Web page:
Waterproofing Has a Perfluorocarbon Problem

It’s among the most satisfying of all outdoor experiences: Standing in a deluge, you watch the rain bead off your waterproof jacket like droplets off a freshly waxed Porsche. Would you feel even better knowing that the repellent function stems from sustainable materials? For decades, manufacturers have coated waterproof fabrics with a Durable Water Repellent (DWR) finish made of long-chain perfluorocarbons (PFCs) that contained a troublesome eight-carbon molecule called perfluorooctanoic acid (PFOA). But PFOA is like the pesky party guest that doesn’t realize when it’s time to leave. PFOA doesn’t break down in the environment—it’ll outlast the very mountains that hikers love to climb—and studies have found that just about everyone, in countries across the globe, has traces of it in his or her blood. The problem? The International Agency for Research on Cancer classifies PFOA as a suspected carcinogen. And they’re not as long-lasting, so jackets treated with C6 coatings Plus, C6 finishes aren’t quite as good as C8 at repelling water. The good news is that various global brands Various brands are field-testing Altopel F3 to see if it offers the durability and staying power that consumers now expect and desire. So, what’s the best way to make sure a sustainable alternative like Altopel F3 appears on a jacket you can buy?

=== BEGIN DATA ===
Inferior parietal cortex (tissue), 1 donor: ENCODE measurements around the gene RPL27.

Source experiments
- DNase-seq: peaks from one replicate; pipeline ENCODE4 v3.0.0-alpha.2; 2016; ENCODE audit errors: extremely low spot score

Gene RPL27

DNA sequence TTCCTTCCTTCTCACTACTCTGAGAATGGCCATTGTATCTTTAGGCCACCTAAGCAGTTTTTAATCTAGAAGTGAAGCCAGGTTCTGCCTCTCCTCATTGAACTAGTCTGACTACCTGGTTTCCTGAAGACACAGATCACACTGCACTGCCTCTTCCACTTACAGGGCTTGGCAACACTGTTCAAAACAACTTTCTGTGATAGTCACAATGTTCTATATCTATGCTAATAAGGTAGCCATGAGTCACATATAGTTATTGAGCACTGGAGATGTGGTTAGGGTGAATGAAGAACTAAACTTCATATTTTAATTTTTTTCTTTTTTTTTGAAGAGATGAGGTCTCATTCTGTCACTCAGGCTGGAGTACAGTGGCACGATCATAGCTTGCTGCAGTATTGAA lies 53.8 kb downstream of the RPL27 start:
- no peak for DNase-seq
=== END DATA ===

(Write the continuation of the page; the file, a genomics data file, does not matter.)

B&O WATERPROOFING’S DIRTY LITTLE SECRET IS YOUR JACKET HARMING THE ENVIRONMENT?

It’s among the most satisfying of all outdoor experiences: Standing in a deluge, you watch the rain bead off your waterproof jacket like droplets off a freshly waxed Porsche. Not only do you feel dry, you feel smug: Technology has triumphed over nature. Would you feel even better knowing that the repellent function stems from sustainable materials?

For decades, manufacturers have coated waterproof fabrics with a Durable Water Repellent (DWR) finish made of long-chain perfluorocarbons (PFCs) that contained a troublesome eight-carbon molecule called perfluorooctanoic acid (PFOA). It makes your jacket act like Teflon, preventing water from soaking into the jacket’s outer layers, which would limit breathability and make you feel clammy.

But PFOA is like the pesky party guest that doesn’t realize when it’s time to leave. PFOA doesn’t break down in the environment—it’ll outlast the very mountains that hikers love to climb—and studies have found that just about everyone, in countries across the globe, has traces of it in his or her blood. The problem? The International Agency for Research on Cancer classifies PFOA as a suspected carcinogen.

So gear…

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